Milton Resnick.

Milton Resnick.


Artists are always becoming; their art is always becoming. In an attempt to surprise or stop repeating themselves artists often feel the need to change, even destroy what they and their work have become in their mind’s eye and the eyes of the public. This three-part series of talks with paired painters and filmmakers confronts this notion of soul-beating, and the difficulty, necessity and sometimes danger in changing tactic and starting all over again.

TUESDAY 1ST AUGUST: Emma Roche, Damien Flood & Marks Swords in conversation. [Live Streamed but technical difficulties resulted in the recording being unwatchable]

WEDNESDAY 2ND AUGUST: Robert Armstrong and Paul Hallahan in conversation. [See recording below]

FRIDAY 4TH AUGUST: Irish Filmmakers Saskia Vermeulen and Gareth Nolan and James Merrigan reflected on two years making and unmaking a film on painting.  [See recording below]

Still (with subtitles) from Star Trek: The Next Generation, 'The Offspring', season 3/ episode 16, 1990. Director: Jonathan Frakes. Writer: René Echevarria. 45 minutes. Image: James Merrigan.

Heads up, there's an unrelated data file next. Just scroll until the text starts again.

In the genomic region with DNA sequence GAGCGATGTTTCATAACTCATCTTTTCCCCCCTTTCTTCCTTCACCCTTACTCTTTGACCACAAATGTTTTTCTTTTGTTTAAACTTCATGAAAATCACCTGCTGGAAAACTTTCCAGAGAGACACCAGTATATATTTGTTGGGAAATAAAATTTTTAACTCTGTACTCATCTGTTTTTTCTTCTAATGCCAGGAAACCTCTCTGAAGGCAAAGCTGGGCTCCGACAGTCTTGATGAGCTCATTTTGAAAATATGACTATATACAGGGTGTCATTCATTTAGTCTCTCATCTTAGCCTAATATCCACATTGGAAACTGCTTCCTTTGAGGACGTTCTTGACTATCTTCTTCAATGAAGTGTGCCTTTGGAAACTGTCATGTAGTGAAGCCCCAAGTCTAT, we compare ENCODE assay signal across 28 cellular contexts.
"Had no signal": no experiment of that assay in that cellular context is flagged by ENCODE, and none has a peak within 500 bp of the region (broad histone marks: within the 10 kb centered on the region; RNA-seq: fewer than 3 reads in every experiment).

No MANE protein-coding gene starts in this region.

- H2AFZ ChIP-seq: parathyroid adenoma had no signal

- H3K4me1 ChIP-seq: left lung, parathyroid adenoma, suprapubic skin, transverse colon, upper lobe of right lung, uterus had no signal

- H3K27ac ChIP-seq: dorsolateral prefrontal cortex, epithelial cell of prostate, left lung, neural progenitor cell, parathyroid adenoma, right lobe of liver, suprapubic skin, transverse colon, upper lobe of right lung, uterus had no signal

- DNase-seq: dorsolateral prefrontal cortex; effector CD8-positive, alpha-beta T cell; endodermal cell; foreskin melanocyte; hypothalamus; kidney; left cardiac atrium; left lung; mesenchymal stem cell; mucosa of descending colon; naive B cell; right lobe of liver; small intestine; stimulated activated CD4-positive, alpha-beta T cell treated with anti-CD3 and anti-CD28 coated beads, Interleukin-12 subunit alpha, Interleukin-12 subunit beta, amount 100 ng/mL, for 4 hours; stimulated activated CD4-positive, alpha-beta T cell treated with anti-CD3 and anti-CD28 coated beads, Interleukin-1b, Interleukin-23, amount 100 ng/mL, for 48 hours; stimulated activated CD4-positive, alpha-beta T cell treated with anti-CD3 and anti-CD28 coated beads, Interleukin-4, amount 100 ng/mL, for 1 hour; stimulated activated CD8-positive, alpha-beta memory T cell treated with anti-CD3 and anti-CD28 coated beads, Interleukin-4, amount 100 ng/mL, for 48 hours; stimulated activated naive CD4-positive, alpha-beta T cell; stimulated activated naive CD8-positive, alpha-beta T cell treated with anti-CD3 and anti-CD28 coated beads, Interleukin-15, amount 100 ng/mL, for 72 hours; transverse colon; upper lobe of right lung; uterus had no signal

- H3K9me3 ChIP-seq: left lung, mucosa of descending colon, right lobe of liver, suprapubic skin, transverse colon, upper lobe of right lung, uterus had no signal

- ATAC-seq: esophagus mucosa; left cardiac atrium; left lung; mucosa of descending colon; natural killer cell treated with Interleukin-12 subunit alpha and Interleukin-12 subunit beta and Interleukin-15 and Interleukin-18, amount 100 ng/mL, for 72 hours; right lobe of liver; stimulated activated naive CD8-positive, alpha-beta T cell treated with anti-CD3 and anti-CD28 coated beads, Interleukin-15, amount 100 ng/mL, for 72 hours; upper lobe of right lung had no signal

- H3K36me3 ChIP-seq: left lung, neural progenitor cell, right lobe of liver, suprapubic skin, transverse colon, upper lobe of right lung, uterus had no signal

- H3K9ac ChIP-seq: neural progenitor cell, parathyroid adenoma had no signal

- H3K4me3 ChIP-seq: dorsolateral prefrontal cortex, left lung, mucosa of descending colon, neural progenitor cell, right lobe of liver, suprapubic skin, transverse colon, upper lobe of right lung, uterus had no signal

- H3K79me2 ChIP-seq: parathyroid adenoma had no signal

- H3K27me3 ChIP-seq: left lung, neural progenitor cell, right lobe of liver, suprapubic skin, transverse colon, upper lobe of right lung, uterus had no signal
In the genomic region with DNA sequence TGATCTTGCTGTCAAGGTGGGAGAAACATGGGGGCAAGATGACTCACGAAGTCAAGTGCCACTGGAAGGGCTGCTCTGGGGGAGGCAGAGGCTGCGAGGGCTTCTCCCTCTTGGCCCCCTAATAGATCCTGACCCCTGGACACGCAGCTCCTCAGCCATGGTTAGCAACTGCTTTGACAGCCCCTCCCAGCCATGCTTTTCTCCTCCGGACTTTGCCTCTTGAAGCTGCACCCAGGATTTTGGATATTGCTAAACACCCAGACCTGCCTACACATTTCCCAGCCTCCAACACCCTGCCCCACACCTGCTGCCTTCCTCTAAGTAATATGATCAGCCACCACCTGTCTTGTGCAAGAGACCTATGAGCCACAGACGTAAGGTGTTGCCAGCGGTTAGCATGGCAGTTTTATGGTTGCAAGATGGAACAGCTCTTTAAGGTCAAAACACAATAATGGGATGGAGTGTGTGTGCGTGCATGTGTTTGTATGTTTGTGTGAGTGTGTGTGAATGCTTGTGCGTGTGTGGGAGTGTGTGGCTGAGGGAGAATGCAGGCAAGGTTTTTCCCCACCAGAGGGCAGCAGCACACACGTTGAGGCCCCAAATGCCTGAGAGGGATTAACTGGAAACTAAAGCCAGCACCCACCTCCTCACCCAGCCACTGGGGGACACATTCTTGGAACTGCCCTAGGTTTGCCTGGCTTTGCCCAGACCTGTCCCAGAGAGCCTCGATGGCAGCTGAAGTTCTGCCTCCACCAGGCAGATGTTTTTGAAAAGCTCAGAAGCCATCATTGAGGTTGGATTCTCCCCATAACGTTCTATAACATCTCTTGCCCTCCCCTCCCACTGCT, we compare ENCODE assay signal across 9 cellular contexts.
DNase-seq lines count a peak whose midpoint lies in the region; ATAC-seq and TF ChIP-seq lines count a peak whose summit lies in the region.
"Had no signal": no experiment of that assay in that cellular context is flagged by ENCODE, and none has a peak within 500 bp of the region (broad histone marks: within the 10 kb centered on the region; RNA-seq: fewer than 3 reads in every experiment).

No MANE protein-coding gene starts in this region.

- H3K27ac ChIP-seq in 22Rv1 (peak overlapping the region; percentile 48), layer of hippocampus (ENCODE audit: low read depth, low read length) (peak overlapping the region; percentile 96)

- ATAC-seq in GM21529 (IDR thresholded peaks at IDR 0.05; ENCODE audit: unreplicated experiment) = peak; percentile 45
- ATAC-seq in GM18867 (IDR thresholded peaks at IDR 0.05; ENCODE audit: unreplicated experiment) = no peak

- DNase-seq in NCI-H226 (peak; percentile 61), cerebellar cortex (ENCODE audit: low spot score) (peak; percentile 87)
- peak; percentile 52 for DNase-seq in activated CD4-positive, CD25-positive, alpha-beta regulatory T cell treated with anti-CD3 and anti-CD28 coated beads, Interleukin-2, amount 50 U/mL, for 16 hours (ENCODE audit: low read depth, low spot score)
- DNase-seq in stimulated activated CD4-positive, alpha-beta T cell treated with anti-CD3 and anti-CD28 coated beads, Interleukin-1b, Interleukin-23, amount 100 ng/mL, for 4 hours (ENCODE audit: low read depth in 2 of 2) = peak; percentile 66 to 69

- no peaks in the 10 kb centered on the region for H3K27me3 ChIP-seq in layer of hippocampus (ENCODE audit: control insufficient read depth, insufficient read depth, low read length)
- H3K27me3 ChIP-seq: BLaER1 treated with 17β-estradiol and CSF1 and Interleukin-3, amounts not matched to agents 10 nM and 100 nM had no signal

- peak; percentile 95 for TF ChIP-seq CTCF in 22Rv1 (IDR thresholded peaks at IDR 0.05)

Still (with subtitles) from Star Trek: The Next Generation, 'The Offspring', season 3/ episode 16, 1990. Director: Jonathan Frakes. Writer: René Echevarria. 45 minutes. Image: James Merrigan.



Jean-Michel Basquiat: The Radiant Child, 2010. Director: Tamara Davis. Writers: Eric Martin, Lois Vossen. 93 minutes. 

Star Trek: The Next Generation, 'The Offspring', season 3/ episode 16, 1990. Director: Jonathan Frakes. Writer: René Echevarria. 45 minutes. 

Gerhard Richter: Painting, 2011. Director: Corinna Belz. Writer: Corinna Belz. 97 minutes.

Ex Machina, 2014. Director: Alex Garland. Writer: Alex Garland. 108 minutes. 

For a Few Dollars More, 1965. Director: Sergio Leone. Writers: Luciano Vincenzoni, Sergio Leone. 132 minutes.

The Last Picture Show, 1971. Director: Peter Bogdanovich. Script: Larry McMurtry, Peter Bogdanovich. 118 minutes. 

**Selected by Saskia Vermeulen and Gareth Nolan**

A Story of Children and Film, 2013. Director: Mark Cousins. Writer: Mark Cousins. 106 minutes.

Troublemakers: The Story of Land Art, 2015. Director, James Crump. Writer, James Crump. 72 minutes.